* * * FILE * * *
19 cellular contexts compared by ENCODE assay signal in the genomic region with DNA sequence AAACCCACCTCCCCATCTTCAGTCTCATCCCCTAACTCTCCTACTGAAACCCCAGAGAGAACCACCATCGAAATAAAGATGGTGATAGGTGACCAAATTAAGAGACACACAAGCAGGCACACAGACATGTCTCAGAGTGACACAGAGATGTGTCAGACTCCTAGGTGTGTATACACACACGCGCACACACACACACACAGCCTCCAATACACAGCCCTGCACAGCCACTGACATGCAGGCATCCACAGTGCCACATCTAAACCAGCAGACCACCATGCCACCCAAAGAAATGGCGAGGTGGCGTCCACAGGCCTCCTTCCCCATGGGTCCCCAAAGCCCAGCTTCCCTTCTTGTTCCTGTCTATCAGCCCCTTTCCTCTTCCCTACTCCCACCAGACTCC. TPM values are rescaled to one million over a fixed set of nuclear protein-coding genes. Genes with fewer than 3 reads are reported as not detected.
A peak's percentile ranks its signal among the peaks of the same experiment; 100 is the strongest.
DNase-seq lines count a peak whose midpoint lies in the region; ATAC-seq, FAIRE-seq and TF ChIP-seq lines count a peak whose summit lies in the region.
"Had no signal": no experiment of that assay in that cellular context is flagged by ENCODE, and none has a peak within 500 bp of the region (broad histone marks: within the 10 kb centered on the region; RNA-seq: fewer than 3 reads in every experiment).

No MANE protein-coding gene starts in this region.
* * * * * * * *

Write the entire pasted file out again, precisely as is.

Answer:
19 cellular contexts compared by ENCODE assay signal in the genomic region with DNA sequence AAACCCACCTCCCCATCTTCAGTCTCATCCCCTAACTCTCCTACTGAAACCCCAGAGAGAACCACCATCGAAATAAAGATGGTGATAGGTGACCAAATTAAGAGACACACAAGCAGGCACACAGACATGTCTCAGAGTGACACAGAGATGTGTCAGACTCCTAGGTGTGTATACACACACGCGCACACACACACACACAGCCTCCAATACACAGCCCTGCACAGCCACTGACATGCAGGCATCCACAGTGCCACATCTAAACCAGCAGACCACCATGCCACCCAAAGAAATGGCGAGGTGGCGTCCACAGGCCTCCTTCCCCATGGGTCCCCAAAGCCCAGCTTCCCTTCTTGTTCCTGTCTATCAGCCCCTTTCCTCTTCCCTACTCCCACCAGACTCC. TPM values are rescaled to one million over a fixed set of nuclear protein-coding genes. Genes with fewer than 3 reads are reported as not detected.
A peak's percentile ranks its signal among the peaks of the same experiment; 100 is the strongest.
DNase-seq lines count a peak whose midpoint lies in the region; ATAC-seq, FAIRE-seq and TF ChIP-seq lines count a peak whose summit lies in the region.
"Had no signal": no experiment of that assay in that cellular context is flagged by ENCODE, and none has a peak within 500 bp of the region (broad histone marks: within the 10 kb centered on the region; RNA-seq: fewer than 3 reads in every experiment).

No MANE protein-coding gene starts in this region.